Sorry, no time for protest

IâÄôm taking time out from racing from one activity to the next to respond to your Nov. 23 editorial, “The state of student apathy.” On one hand, I applaud it, because youâÄôre right âÄî nothing is going to change until students band together to demand change. But you really donâÄôt go far enough. You donâÄôt point out that our whole college workload is structured to keep students apathetic, or at least seemingly apathetic.

The reality is that many students are chronically pissed. But they have been immersed in busywork systems for so long that they either donâÄôt fully recognize whatâÄôs happening or donâÄôt know how to fight it. I fully understand whatâÄôs happening and yet week after week I find myself unable to do anything more than frantically move and work to maintain the barest minimum of human connections.

Professors need to take at least some responsibility here, too. IâÄôd like to know what theyâÄôre thinking when they routinely assign work that could never be completed in anywhere near the amount of hours that correspond with the credits for a particular course. IâÄôve had three-credit courses that regularly took up far more than their six hours per week outside of class theyâÄôre supposed to take up. What are we supposed to do when a three-credit class takes 10 or 12 hours a week of studying outside of class? What do we do when four-credit classes take up 16 hours a week outside of class? I particularly love hearing professors say that the hours-per-credit workload is for students to get a C, not an A. Should wages be set up that way as well?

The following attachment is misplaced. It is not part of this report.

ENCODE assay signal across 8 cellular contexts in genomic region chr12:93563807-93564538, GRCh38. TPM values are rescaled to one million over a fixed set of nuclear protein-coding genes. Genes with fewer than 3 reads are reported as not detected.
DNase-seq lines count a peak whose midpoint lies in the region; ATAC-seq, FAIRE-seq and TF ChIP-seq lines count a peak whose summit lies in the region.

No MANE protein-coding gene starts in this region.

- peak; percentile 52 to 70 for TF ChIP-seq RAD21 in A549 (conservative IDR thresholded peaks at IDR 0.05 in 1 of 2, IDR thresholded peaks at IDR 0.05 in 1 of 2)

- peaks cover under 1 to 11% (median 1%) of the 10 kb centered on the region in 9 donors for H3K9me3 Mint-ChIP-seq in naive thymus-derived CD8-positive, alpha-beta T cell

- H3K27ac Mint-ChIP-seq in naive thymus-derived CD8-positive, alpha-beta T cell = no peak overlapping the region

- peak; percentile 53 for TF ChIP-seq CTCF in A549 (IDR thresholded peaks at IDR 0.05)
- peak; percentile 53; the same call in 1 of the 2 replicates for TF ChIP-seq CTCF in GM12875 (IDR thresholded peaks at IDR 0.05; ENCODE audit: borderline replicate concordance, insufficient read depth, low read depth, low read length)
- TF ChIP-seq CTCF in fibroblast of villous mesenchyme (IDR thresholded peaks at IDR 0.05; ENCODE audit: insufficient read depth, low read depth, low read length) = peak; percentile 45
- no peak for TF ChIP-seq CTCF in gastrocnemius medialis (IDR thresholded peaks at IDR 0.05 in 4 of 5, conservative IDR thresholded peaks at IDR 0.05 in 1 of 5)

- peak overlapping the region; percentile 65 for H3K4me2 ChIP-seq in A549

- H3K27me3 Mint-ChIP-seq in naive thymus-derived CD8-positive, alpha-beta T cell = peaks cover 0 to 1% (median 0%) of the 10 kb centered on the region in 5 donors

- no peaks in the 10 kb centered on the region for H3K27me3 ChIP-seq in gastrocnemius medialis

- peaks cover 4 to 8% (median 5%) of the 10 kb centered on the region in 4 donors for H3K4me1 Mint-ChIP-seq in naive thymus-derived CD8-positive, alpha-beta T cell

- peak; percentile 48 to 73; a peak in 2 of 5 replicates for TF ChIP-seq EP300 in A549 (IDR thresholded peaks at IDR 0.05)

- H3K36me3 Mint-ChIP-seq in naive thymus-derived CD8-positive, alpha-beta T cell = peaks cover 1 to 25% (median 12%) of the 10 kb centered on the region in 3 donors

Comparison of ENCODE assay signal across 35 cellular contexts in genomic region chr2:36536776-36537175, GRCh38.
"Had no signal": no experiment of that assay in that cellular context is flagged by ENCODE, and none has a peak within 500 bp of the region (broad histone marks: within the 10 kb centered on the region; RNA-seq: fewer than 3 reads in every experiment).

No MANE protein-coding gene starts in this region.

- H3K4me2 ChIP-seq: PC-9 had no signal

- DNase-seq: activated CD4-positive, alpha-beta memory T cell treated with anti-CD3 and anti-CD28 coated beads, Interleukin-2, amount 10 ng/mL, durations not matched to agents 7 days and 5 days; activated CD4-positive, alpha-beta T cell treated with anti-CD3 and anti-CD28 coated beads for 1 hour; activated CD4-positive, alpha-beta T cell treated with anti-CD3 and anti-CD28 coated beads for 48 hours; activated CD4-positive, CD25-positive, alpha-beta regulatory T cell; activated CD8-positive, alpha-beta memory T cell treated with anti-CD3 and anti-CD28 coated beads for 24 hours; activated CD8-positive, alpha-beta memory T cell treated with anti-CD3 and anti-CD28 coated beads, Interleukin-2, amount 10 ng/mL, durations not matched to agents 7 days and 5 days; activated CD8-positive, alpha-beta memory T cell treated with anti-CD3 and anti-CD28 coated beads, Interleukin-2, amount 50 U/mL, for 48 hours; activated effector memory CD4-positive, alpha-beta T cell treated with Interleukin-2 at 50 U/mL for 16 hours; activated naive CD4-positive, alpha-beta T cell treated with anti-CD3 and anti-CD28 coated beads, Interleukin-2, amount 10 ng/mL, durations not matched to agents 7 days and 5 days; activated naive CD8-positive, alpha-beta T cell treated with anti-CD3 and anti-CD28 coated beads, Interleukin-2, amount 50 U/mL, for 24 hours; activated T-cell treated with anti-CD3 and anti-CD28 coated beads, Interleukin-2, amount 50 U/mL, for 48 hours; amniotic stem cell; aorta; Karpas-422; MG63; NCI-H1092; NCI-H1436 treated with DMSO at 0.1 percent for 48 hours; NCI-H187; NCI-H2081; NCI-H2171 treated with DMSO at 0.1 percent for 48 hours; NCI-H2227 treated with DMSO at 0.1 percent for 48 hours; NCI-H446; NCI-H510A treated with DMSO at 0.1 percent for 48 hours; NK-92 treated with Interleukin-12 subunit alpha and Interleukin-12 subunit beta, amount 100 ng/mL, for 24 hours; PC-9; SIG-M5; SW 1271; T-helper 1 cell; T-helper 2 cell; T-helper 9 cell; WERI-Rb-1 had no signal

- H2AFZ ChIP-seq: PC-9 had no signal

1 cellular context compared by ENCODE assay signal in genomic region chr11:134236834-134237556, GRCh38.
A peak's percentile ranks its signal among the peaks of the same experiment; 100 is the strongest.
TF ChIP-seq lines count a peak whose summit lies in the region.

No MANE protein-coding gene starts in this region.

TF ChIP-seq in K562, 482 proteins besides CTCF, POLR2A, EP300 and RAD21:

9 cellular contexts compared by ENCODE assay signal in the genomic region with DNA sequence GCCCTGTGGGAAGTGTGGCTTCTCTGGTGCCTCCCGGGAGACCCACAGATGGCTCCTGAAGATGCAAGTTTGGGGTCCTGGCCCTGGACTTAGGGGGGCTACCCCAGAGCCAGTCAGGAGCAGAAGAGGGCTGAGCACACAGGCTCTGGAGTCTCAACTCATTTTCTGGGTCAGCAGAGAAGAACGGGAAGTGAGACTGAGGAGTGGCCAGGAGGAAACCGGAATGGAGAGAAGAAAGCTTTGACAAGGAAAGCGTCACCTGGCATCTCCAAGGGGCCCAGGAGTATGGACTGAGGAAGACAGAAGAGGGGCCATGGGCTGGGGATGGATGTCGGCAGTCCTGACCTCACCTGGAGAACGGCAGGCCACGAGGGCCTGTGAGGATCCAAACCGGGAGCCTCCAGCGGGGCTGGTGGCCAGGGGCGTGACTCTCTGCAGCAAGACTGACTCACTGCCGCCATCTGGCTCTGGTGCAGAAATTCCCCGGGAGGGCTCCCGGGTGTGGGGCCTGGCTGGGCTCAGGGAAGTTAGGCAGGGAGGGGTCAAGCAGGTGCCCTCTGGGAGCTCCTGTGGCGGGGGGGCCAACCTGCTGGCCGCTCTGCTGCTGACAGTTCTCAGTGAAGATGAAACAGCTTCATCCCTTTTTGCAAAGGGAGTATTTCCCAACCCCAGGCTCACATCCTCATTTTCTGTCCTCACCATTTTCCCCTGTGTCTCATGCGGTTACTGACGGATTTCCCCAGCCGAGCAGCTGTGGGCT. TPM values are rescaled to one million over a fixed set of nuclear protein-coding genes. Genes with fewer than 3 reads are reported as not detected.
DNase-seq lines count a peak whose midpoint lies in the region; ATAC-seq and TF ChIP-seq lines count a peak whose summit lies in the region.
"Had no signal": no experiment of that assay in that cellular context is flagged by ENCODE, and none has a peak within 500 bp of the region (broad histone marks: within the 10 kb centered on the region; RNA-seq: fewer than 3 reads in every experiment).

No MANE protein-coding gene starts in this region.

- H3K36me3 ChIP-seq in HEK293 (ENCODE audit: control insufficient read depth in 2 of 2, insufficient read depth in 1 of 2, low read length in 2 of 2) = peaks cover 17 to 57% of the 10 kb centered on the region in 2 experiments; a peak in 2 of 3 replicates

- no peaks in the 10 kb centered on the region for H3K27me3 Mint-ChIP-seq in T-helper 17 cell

“Oh, if you only work the hours assigned, we pay 70 percent of your wage. The full wage is for people who work time and a half or
double time, really.”

ItâÄôs interesting to me that so many people in power in academia appear to disbelieve in the 40-hour work week. Students who do all the work theyâÄôre supposed to do spend upward of 60 hours a week at it, between classes and homework. ThatâÄôs not including whatever hours they work in paid jobs, which most have. No wonder we have a country where the 40-hour work week is undermined at all levels, where the people coming out of these institutions have been processed to not stand up for free time âÄî time to think, talk with others, maintain strong relationships, time to inform themselves politically, time to organize, anything we do for its own sake, rather than because someoneâÄôs breathing down our neck, blackmailing us with paychecks and grades and the fear for our survival.

On a related note, the professors who hog studentsâÄô time do a real disservice to the professors who do their best to keep assigned workloads truly within the allotted hours per credit. What often happens is that the desperate student takes time away from the other, less demanding class to fulfill the ravenous demands of the unreasonable professors. It has little to do with a studentâÄôs level of interest, either. I may want to spend more time thinking and talking with others about a great story I read âÄî IâÄôm an English major âÄî but instead hurry through the story and march on to other tasks that fill my days.

But professors know all this; they were students themselves. Do they not remember? Do they do their readings and count up how long their papers and assignments take? ItâÄôs basic math. Why are professors not banding with students to demand huge changes in this University? Changes which would include steep reduction in the amount of vice presidents, a reduction in work hours for teachers and students to allow for a healthier, more humane lifestyle and more transparency and democracy in our public institution that an administrative layer treats as their private property?